Huawei will soon help launch commercial 5G service in 15 cities across Spain by teaming up with local carrier Vodafone Spain. While the Chinese technology giant is gaining more territory in the global 5G arena, it has been also actively fighting back against the global crackdown led by Washington from both the legal and product perspectives.
European heavyweight telecom operator Vodafone will launch its 5G network in Spain on Saturday, using Huawei networks and technology, following carriers in the UK that have recently launched 5G service with the help of the Chinese company, which is also the largest telecoms equipment provider across the globe.
Spain will be the second European country with commercial 5G service after the UK.
In spite of constant US efforts in lobbying Europe to bar Huawei from 5G rollouts by citing so-called security concerns, the Chinese company has not stopped moving forward in helping local carriers to accelerate their 5G deployment.
"Huawei is the unparalleled leader in 5G," the Chinese company told the Global Times in an earlier interview, noting that rejecting Huawei will only leave the US lagging behind in the 5G race.
As of June 6, Huawei had obtained 46 5G commercial contracts in 30 countries and regions worldwide, including some allies of the US and European countries that the US has been actively persuading, Geng Shuang, spokesperson of China's Foreign Ministry, said in a recent press briefing. "I won't mention those countries by name, as it will break someone's heart," he said.
The US has been pushing hard for a ban in Europe, as more and more carriers are inclined to choose Huawei products for their 5G networks. An analysis seen by the Global Times showed that major carriers including EE, Vodafone, O2 and Three UK, all purchased radio access networks from the Chinese company.
In addition to its expanded footprints in 5G markets, Huawei has been actively working on proprietary technologies to reduce reliance on US companies in case Washington extends export controls while giving the US a taste of its own medicine, analysts said.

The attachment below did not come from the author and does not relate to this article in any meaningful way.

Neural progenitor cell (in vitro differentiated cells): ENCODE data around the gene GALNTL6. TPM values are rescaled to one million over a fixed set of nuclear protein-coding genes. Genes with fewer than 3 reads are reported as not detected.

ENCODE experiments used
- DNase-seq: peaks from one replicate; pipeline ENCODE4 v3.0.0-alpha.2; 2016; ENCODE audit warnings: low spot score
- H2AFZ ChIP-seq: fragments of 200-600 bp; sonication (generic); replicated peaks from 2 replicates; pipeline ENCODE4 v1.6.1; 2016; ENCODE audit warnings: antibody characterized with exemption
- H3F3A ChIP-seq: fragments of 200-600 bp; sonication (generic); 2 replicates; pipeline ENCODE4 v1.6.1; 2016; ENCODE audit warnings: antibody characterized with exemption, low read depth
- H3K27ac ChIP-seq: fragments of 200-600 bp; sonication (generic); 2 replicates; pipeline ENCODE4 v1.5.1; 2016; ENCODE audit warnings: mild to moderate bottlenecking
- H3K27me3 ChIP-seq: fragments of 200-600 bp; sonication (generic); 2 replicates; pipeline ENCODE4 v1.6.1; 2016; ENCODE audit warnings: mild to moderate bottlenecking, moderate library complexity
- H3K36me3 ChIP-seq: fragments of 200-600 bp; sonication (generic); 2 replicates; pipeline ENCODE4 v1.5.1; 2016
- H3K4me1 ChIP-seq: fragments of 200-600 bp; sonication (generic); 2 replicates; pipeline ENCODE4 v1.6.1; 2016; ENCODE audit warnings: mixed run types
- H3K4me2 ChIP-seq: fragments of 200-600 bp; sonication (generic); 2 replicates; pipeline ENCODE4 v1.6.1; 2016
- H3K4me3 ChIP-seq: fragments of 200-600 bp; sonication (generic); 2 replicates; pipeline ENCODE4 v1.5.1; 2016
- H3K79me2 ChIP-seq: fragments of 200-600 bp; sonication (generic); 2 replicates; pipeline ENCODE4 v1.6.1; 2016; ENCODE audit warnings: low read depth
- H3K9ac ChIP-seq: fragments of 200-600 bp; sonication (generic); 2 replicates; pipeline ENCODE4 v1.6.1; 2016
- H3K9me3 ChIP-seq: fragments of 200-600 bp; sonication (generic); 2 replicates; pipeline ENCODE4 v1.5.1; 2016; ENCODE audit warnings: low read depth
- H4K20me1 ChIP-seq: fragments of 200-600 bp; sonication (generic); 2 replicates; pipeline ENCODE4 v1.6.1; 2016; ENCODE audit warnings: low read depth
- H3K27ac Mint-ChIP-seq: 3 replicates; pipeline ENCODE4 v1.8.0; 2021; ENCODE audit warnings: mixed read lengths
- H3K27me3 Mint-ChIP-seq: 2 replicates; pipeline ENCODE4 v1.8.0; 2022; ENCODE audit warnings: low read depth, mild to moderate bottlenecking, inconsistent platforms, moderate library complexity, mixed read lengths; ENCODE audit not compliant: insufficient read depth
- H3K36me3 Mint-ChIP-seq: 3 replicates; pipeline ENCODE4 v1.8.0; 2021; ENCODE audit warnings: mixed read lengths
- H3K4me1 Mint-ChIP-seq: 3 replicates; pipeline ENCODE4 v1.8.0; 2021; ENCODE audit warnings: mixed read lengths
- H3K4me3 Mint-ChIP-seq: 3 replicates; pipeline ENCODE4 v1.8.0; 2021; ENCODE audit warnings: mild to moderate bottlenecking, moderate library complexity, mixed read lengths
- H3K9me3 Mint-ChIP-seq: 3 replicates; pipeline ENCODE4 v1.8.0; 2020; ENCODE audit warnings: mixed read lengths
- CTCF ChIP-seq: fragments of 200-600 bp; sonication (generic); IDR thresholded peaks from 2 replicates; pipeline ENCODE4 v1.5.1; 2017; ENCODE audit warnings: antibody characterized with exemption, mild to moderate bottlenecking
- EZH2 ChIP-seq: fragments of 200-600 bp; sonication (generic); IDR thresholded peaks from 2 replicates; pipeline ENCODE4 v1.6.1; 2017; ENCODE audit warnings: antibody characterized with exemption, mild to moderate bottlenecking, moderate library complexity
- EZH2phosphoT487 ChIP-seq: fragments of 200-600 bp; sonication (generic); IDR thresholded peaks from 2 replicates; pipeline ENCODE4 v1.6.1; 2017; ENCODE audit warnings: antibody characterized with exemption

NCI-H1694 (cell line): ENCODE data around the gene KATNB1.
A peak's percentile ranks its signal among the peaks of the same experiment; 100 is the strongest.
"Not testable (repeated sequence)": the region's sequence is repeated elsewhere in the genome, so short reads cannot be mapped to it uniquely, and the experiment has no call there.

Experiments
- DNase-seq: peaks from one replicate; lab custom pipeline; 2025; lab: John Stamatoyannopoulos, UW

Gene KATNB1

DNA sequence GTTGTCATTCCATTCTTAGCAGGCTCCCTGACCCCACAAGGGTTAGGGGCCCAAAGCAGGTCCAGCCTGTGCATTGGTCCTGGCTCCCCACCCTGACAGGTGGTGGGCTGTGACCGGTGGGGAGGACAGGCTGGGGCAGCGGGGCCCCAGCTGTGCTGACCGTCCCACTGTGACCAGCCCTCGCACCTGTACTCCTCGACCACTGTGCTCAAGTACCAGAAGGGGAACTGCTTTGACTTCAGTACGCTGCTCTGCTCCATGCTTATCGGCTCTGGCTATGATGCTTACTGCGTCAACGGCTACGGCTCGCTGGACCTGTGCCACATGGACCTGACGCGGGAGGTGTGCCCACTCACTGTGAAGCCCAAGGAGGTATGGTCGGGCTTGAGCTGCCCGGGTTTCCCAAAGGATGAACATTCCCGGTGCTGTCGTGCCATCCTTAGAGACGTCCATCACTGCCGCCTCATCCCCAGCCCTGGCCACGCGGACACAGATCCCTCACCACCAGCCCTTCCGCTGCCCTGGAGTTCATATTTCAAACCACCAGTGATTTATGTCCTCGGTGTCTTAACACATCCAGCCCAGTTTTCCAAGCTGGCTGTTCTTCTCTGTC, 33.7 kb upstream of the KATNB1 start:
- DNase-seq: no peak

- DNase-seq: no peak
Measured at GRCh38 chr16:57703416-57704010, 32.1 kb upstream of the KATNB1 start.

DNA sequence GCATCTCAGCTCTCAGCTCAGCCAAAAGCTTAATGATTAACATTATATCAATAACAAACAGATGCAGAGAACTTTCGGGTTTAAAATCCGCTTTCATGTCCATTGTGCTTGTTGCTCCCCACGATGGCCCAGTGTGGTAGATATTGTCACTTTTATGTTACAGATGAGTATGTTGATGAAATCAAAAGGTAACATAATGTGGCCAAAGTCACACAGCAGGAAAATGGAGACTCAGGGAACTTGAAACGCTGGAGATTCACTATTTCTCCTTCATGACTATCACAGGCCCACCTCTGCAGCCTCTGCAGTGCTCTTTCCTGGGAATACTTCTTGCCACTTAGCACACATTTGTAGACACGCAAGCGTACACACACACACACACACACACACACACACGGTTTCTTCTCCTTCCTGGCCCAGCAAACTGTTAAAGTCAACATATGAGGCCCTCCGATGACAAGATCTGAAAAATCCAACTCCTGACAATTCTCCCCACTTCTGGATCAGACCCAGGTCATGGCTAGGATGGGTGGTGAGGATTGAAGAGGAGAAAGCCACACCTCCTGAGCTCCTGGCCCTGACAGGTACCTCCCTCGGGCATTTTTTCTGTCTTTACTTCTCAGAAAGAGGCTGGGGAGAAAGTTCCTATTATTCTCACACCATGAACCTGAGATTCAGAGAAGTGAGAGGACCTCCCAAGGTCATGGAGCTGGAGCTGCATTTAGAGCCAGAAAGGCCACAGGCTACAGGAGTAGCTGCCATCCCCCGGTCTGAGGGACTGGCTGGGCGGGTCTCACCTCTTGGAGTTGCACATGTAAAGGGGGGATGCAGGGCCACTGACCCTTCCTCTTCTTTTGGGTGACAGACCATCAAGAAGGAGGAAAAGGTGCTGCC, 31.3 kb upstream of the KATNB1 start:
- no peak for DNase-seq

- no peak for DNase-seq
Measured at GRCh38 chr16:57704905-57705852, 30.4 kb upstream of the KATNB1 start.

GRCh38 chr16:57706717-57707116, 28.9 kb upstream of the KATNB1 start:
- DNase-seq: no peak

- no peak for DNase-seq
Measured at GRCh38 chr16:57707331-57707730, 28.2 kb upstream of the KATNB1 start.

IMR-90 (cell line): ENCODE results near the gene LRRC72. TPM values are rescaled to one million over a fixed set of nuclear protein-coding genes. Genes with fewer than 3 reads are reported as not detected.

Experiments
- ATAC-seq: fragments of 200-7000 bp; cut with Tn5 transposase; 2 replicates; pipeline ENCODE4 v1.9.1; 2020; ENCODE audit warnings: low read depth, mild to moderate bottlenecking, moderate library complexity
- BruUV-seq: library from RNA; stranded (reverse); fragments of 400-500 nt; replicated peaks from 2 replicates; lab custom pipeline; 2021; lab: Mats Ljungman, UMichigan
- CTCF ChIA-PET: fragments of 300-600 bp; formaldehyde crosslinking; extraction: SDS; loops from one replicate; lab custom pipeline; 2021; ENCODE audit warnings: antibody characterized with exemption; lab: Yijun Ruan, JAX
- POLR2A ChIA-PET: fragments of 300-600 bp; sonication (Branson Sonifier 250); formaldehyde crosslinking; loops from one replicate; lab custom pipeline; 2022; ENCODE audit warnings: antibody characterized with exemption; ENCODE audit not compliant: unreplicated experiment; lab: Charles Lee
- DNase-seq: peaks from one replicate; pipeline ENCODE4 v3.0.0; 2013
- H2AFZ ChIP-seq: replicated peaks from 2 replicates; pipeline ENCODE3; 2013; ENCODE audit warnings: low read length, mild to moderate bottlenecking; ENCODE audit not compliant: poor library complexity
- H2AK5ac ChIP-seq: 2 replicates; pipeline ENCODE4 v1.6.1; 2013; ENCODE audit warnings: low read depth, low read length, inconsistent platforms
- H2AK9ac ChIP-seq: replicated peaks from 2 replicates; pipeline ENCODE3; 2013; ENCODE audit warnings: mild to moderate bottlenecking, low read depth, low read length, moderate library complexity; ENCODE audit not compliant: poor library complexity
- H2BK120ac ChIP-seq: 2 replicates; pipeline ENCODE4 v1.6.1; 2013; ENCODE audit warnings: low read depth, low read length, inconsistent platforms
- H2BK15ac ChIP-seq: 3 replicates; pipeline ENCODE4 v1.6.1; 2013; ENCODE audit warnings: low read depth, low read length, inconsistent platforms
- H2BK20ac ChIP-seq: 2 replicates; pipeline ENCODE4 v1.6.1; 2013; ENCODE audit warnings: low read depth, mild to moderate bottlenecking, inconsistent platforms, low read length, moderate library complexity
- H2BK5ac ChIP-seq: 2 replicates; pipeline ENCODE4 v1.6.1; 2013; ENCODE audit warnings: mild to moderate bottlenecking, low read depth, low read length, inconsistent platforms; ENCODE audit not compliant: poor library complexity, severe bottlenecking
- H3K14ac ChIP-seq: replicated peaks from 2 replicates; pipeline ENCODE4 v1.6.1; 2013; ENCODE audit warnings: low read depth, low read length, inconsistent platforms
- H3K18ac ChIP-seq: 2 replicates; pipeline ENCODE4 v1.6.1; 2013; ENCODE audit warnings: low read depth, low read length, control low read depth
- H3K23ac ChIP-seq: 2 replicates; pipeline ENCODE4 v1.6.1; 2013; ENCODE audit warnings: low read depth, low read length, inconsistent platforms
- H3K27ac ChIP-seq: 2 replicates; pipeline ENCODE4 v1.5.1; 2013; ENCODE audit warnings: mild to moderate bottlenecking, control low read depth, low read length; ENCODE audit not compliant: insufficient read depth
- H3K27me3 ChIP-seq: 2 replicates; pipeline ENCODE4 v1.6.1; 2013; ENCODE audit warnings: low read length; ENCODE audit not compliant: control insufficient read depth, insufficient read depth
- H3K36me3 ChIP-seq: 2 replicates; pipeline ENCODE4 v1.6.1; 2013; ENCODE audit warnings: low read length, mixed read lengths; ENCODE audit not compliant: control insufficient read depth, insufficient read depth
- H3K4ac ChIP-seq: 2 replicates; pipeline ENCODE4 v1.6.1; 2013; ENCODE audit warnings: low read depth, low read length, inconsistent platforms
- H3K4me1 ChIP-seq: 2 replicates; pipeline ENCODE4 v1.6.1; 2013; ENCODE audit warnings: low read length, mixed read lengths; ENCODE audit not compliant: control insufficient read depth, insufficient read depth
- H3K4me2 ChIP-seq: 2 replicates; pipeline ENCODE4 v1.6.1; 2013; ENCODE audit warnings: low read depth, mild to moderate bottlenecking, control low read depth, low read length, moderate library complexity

Huawei is reportedly asking US carrier Verizon for $1 billion in patent licensing fees for the use of more than 230 network-related patents. Huawei and Verizon representatives met in New York last week to discuss some of the patents, and these issues are larger than just Verizon, Reuters reported on Thursday, citing Verizon spokesperson Rich Young.
"Given the broader geopolitical context, any issue involving Huawei has implications for our entire industry and also raises national and international concerns," Young was quoted as saying in the report.
"Huawei is trying to prove that the US can't live without the company, as its patents cover the whole industry supply chain from technologies to services," Fu Liang, an independent industry analyst, told the Global Times on Thursday.
Huawei can live without the US market, but it will not sit passively amid this crackdown, and it will continue using the patent issue to fight back, he said.
To prepare for the worst amid the US sanctions, Huawei has also been accelerating internal innovation in core technologies like its operating system (OS) known as HongMeng.
The company will ship smartphones equipped with HongMeng OS in October, with total shipments set to reach 215 to 225 million units in the fourth quarter of 2019, according to an analyst report seen by the Global Times on Thursday.
HongMeng-equipped smartphones' target consumers will initially be in Central and Eastern Europe, as well as emerging markets, the report showed.
The upcoming release of the HongMeng OS is widely seen as a major blow to US sanctions, which led to Google's partial ban on Huawei from its Android OS.